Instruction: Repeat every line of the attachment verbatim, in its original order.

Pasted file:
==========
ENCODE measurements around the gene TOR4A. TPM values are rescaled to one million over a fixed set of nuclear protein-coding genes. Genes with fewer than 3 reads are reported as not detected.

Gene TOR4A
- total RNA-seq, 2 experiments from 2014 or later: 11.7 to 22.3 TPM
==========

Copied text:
ENCODE measurements around the gene TOR4A. TPM values are rescaled to one million over a fixed set of nuclear protein-coding genes. Genes with fewer than 3 reads are reported as not detected.

Gene TOR4A
- total RNA-seq, 2 experiments from 2014 or later: 11.7 to 22.3 TPM